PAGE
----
Listening to an 11-year-old girl talk about Stand, the app she created to connect people with the causes they care about, is downright humbling. Especially when, like me, you’ve spent most of your adulthood as a journalist and, as often comes with the territory, a cynic.
Spending two days at the Mashable Social Good Summit, with its energetic discussion about the UN’s new social development goals and the myriad ways people can fuel change, offered many such humbling moments.
Tamping down my inner cynic wasn’t always easy. Mixed in with the inspiration were the platitudes, the simplifications, the activism by Tweet. But the more I heard, the more I realized there was much to learn. These people are on to something. They have a passion for changing the status quo that would serve most journalists well. They have ideas for connecting and engaging communities (in our parlance, audiences) that can help spark innovations for news.
Time to Redefine
As I listened and chatted, I realized that journalists need to redefine who they are and how they do their jobs. I was reminded that journalism’s job is not merely to inform, but to make people’s lives better. Journalists advocating for their audiences is not the same as advocating for a cause.
What does advocating for audiences mean? It means a responsibility to do more than just throw sundry facts out into the world. It means helping people, in this age of information overload, cut through the noise and make informed decisions. It means helping audiences figure out how to vote, where to find decent emergency services, whom to petition when their children’s schools are crumbling, whether or not the air they breathe is toxic.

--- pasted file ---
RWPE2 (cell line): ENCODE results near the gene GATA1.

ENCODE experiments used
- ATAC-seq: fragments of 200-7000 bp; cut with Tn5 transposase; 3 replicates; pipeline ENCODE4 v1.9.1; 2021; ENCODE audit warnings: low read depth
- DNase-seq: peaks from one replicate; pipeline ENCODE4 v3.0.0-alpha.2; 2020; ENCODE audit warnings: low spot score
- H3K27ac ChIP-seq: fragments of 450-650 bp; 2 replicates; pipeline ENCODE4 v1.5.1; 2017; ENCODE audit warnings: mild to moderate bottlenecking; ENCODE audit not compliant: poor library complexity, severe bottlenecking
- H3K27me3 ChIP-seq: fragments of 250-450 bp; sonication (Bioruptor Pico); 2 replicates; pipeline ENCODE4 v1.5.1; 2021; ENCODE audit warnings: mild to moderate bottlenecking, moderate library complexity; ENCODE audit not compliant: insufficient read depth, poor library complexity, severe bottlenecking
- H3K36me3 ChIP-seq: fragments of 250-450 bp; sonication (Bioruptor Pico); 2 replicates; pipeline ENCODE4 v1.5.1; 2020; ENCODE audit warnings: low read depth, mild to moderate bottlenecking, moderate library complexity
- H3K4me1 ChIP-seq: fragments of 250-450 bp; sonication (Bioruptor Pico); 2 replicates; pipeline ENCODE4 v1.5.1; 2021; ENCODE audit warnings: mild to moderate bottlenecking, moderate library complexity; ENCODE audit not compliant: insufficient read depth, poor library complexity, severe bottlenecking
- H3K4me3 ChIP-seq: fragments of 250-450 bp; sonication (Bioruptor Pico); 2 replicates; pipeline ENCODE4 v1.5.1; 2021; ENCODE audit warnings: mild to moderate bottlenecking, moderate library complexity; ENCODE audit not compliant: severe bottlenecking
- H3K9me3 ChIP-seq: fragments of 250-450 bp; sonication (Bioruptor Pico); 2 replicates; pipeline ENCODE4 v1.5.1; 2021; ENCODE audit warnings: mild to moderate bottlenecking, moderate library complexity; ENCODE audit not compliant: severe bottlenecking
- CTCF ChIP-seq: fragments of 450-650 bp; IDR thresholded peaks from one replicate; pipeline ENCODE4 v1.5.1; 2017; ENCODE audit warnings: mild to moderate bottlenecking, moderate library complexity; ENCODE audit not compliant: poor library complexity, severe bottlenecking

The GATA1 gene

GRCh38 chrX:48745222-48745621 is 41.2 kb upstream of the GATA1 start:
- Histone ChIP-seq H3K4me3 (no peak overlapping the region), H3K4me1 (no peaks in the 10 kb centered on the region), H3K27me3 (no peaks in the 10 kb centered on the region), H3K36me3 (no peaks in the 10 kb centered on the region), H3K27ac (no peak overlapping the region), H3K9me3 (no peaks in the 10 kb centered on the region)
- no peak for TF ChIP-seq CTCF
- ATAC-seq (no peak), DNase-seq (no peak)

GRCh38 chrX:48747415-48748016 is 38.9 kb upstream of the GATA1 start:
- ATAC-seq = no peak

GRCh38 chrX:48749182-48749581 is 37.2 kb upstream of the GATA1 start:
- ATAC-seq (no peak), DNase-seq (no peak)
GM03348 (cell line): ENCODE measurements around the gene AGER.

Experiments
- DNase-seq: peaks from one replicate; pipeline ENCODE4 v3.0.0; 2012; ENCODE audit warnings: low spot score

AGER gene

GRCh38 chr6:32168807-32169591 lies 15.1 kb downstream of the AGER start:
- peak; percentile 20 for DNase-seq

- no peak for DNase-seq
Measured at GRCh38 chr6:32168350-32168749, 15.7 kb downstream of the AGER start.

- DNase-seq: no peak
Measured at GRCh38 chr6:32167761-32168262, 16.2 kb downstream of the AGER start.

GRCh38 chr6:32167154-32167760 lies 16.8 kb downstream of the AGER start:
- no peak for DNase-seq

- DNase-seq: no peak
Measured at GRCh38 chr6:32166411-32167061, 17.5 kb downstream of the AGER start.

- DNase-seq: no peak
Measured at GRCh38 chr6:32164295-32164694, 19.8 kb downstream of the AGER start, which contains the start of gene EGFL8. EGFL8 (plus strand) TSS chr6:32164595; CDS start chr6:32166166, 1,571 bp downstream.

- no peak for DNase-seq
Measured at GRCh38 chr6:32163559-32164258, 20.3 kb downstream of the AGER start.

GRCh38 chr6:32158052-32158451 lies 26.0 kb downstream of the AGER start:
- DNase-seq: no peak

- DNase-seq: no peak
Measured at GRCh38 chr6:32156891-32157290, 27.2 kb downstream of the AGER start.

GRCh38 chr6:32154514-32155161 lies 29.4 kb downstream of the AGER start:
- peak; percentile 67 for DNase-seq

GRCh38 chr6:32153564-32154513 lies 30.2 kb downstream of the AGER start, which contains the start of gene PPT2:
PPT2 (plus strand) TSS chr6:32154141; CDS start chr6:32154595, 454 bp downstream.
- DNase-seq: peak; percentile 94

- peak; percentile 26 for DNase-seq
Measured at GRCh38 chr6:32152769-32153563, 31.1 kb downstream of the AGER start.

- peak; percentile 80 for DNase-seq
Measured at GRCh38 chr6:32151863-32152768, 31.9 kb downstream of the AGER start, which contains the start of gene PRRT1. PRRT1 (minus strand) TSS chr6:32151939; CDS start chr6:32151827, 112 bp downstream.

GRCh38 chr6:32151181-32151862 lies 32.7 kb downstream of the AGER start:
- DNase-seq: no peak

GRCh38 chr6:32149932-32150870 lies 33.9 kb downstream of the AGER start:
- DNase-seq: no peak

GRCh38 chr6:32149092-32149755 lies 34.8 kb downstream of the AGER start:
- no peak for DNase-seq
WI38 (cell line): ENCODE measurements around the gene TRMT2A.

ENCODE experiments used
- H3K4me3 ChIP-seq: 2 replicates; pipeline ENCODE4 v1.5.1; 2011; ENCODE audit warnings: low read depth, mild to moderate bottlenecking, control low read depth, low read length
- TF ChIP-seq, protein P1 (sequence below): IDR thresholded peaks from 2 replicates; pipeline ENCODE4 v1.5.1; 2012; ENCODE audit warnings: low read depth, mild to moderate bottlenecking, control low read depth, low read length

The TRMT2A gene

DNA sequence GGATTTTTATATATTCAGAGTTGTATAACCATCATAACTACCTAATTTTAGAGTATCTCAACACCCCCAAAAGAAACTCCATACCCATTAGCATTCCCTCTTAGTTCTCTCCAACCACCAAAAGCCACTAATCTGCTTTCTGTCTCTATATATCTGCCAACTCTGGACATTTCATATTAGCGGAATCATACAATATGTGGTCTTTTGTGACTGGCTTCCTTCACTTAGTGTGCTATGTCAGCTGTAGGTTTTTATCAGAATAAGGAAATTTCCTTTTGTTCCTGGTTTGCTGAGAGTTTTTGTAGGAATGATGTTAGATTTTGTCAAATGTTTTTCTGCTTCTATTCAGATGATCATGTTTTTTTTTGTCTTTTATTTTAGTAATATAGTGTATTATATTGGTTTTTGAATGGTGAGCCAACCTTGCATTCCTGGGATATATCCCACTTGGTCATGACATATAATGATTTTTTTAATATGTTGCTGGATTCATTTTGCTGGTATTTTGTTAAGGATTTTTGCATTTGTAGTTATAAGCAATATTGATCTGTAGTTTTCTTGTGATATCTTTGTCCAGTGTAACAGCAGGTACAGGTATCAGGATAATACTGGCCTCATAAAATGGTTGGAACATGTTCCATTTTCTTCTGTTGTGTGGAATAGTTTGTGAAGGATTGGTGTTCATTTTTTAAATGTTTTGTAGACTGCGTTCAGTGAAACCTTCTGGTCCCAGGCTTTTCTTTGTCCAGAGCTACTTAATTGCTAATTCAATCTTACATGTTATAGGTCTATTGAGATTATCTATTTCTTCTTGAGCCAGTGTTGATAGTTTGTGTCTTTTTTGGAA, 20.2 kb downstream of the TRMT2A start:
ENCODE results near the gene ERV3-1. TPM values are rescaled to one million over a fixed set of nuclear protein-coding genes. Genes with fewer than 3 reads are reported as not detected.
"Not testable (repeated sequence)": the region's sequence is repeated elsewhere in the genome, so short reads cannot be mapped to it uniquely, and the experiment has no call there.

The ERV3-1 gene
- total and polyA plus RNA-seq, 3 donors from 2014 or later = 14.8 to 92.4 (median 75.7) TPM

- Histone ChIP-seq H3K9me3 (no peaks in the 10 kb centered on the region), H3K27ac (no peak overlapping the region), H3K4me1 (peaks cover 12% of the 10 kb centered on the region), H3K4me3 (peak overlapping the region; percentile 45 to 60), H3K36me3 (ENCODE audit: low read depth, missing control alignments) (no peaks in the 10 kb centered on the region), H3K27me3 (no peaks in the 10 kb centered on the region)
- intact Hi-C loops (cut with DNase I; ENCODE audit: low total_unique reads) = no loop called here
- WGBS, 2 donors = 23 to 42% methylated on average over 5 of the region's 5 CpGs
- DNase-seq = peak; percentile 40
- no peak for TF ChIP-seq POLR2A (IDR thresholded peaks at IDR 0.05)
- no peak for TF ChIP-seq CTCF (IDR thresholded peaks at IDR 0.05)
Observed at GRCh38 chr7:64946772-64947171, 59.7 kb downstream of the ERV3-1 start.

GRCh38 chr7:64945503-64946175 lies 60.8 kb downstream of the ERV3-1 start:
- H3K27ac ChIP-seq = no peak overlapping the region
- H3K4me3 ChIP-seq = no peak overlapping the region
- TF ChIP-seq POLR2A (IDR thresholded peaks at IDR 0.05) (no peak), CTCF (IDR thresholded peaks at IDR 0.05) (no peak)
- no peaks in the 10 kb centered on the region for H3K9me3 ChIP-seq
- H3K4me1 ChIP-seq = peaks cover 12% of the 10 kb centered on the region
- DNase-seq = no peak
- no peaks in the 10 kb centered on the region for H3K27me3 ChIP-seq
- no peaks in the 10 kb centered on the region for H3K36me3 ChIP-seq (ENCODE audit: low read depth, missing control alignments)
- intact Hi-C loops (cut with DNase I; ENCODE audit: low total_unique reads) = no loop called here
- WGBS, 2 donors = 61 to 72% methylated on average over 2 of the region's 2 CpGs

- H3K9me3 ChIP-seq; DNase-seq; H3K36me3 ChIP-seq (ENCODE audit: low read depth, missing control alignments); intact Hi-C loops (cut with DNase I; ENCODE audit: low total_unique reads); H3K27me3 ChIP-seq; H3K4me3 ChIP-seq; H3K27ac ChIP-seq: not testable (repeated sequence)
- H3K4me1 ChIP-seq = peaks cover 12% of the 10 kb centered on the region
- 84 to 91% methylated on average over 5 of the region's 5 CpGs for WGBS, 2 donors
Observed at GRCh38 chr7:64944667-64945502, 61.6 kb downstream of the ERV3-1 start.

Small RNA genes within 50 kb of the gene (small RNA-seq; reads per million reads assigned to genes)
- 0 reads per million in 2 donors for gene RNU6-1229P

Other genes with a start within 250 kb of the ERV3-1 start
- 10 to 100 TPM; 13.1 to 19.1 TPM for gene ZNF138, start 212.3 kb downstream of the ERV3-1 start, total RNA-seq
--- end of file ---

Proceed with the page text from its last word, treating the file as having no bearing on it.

Audience engagement needs to be more than sharing or commenting. It creates real interactivity between news outlet and news consumer that involves more than a Facebook like. It means providing news that is of tangible value to people’s daily lives.
Journalist as Truthteller
At the Summit, Michael Skoler, vice president of interactive at Public Radio International (PRI), spoke about his efforts to reinterpret journalism’s role as an advocate for its audiences. “Journalists are truth tellers, not stenographers,” he said. Journalists often counter that the truth is unknowable, but he believes their role is to actively help audiences figure it out. That means providing useful information to guide their decision-making.
PRI is trying to experiment with helping its audience make those decisions. After the devastating Nepal earthquake, the radio and digital news outlet hosted a Facebook discussion to help people figure out the best charities to support and other actions they could take to help Nepalis. “Journalists need to join the conversation,” Skoler said. “Otherwise it will go on without us.”
If you ask most journalists why they got into journalism, the answer is usually some variation of “I wanted to change the world.” There is nothing wrong with that. And it’s never too late to start.
Sharon Moshavi (@smoshavi) is Vice President of New Initiatives at the International Center for Journalists (ICFJ), a non-profit based in Washington, D.C. ICFJ is shaping the future of global journalism through hands-on programs that empower journalists and engage citizens with new technologies and best practices. You can follow ICFJ on Twitter @icfj or visit our website: icfj.org.